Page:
Anyway, there’s another “trans night” coming, so Danny wants to put an undercover cop on it, but trans person says “What – you in drag?” and insists she has to do it. Danny lets her, and when she sees the killer she whispers, “Let’s go out back,” and then lets him take her to a back alley where no one is around. So, he attacks her. She’s lucky she wasn’t killed before Danny and Baez busted in to save her.
Maybe it was no accident that this case hit on the same week as Frank’s dramatic closing moment. After, we saw that, the homicide case was quickly and thankfully forgotten.
Usually, I like to split this up into the different stories, but this week there were really only two, with the second story connecting almost everyone. The first story involved Baker being attacked on the street by a serial robber/rapist. She was at least able to fight him off, but not able to get off a shot at him. It was tough to see her bruised and bandaged the next day, trying to keep her dignity while at the same time angry at herself for letting the guy blindside her in the first place. A real tour-de-force performance on her part. I’ve always liked her since the days when she was just a super-efficient aide to the commissioner. She was able to help track down her attacker without breaking any rules. Frank played politics just a little, seemingly trying to do everything by the book, but we later found he’d been going out of his way to help bring the guy in and support Baker as well. What a pleasure to see the scene when they handed the cuffs over to Baker to arrest that scum.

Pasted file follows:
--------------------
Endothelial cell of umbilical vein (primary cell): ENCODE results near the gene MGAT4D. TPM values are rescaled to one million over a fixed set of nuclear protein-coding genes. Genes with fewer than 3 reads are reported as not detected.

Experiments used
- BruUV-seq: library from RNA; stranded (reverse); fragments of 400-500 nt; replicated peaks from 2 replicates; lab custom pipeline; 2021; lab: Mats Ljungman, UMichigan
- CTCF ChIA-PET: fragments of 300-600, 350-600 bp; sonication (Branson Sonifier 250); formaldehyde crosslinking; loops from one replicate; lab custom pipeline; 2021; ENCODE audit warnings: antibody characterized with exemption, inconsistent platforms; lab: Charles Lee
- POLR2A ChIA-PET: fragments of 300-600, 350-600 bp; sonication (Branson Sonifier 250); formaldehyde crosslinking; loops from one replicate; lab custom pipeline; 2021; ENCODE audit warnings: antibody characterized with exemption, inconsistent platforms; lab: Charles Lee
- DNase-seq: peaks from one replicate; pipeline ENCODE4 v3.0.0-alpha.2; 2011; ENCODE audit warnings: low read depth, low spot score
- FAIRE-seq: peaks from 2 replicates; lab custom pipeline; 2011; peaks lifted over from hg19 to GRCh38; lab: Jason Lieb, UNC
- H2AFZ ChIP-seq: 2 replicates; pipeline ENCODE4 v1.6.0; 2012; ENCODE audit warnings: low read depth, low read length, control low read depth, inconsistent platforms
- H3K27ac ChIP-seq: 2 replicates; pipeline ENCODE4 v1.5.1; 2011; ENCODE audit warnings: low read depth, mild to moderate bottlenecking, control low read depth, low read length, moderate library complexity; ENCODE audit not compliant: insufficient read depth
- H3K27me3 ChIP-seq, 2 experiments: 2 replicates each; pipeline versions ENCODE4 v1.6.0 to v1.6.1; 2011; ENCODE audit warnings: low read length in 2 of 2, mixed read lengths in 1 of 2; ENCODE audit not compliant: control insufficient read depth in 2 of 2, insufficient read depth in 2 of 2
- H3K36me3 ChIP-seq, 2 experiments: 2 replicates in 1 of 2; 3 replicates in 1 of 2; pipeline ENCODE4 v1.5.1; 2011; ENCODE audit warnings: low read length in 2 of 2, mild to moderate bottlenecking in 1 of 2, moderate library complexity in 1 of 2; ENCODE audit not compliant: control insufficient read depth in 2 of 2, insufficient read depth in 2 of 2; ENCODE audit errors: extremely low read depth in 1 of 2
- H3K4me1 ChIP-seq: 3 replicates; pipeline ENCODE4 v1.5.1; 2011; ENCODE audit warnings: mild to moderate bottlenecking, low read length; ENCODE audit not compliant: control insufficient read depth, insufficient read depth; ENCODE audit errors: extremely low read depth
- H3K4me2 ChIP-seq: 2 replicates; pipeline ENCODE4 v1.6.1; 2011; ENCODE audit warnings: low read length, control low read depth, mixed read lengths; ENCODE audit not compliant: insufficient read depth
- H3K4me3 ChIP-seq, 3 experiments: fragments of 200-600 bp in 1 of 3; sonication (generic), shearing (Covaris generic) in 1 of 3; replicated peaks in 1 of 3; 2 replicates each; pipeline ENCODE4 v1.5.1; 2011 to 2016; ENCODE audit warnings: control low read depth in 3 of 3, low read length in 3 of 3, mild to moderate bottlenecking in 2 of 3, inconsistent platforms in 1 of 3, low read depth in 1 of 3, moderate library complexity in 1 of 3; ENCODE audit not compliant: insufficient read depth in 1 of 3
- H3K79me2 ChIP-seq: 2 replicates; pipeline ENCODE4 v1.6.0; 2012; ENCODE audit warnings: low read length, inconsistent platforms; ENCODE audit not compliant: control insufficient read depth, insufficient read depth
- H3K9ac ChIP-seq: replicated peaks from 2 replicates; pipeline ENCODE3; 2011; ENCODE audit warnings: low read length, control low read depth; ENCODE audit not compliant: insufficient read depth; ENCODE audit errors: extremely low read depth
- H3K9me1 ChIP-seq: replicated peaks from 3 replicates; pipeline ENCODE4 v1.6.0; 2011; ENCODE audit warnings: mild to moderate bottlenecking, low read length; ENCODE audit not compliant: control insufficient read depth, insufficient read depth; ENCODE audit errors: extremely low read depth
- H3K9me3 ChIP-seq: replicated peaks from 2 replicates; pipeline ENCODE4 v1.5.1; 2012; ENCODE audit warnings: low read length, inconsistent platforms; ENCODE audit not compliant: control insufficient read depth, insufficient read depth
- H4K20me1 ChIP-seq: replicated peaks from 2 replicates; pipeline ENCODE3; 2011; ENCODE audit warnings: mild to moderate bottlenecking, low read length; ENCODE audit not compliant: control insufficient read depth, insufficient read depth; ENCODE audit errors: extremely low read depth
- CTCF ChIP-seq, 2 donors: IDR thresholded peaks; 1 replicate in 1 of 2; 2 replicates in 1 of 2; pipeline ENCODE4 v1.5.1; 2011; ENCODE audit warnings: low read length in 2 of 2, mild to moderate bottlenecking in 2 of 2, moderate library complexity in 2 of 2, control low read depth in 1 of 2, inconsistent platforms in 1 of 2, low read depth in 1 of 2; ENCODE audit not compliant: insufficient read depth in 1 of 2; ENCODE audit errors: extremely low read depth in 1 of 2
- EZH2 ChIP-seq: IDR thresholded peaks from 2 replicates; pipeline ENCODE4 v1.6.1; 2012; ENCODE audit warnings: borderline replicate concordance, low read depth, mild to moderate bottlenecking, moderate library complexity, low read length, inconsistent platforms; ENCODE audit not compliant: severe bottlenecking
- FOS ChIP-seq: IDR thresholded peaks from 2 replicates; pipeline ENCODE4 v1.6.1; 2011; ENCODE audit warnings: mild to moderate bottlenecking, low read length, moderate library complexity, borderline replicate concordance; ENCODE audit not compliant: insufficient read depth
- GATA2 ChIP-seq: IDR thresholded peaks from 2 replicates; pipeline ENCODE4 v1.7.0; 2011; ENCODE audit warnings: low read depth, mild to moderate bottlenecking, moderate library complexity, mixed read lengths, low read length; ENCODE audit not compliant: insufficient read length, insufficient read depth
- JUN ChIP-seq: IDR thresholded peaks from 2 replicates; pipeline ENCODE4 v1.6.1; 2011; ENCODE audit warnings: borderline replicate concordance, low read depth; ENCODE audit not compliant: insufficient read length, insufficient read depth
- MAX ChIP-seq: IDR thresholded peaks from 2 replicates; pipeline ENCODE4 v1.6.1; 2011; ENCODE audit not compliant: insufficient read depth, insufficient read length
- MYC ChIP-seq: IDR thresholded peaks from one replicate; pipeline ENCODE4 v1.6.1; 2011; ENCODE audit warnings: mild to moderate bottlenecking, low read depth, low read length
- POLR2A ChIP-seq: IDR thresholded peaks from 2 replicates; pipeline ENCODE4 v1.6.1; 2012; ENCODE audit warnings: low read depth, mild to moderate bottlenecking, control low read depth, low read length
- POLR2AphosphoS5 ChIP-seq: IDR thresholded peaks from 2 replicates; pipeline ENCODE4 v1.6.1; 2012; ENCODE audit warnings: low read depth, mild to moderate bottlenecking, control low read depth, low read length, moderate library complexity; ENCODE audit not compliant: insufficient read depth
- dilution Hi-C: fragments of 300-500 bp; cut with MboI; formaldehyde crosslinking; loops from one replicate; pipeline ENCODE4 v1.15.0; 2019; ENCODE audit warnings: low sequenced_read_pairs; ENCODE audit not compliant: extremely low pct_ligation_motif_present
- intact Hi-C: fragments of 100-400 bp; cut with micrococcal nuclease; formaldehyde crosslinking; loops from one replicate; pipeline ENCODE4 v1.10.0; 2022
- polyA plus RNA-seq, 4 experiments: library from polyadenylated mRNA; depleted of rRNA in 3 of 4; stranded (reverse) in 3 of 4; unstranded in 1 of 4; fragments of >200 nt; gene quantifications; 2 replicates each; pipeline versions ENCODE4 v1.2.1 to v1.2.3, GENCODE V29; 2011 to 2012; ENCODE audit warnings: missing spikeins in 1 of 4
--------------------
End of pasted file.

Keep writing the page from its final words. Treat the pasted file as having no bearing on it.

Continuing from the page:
For the second story, everyone got involved – Janko and Witten make an arrest, Erin prosecutes, and Danny and Baez work a case that leads right back to it. But what made the story great was the family stories it brought out. Erin asked her ex-husband Jack to help a young man whose court-appointed lawyer was inept. A romantic weekend for Erin and Jack vs. him coming to family dinner hung in the balance. When Erin talked to Eddie about why the couple had broken up; it all sounded very real, and so did the dispute between Eddie and Jamie which was happily resolved well. And the family dinner was a highlight as Jack showed up even though he’d won the bet. Lots of funny lines there. I was glad that the main crime involved two White youths especially since the rich kid Miles with a good lawyer vs. poor kid Hayes with a bad court appointee story didn’t have to rely on race. Surprising that after getting a break with getting Jack as a lawyer, Hayes was almost persuaded to plead guilty in exchange for money. There wouldn’t have been any amount of money you could pay me for getting a criminal record and doing time in prison for something I didn’t do. You felt for Miles finding out that he shot the man who had murdered his father right in front of him when he was 7. But he ended up mostly missing the guy and doing more damage to the woman he was friends with who probably had no real clue who he was. Revenge is just plain bad most times. But this episode was really good.
Post by jamesottosweetheart on May 8, 2021 21:28:46 GMT
Last night's show was good! How things went for Jamie and Eddie couldn't have been better! I love how thorough Jamie was at being the husband Eddie was hoping to still have in him! To me, once Anthony was done getting onto that guy at the end, Erin should've gone after who in my opinion deserved worse for not being a faithful spouse: the woman if she can still be labeled one. I'm glad that at the end it was once again acknowledged that even though there are dirty cops out there, that there are still plenty of good ones too.
God bless you always!!!
P.S. One more thought that I have is this. What Anthony said to Erin is true that at the end of the day, the goal is to help people and to get answers and justice. Well in my opinion, whatever her beef is with Danny or anyone else for that matter should never once get in the way of doing what needs to be as soon as it can be done, especially when innocent lives are always right in the middle of the mess whether they wanted to be in the middle of it or not. When is Erin going to learn that their well being getting put on hold due to petty disagreements is the last thing that people like that are in need of?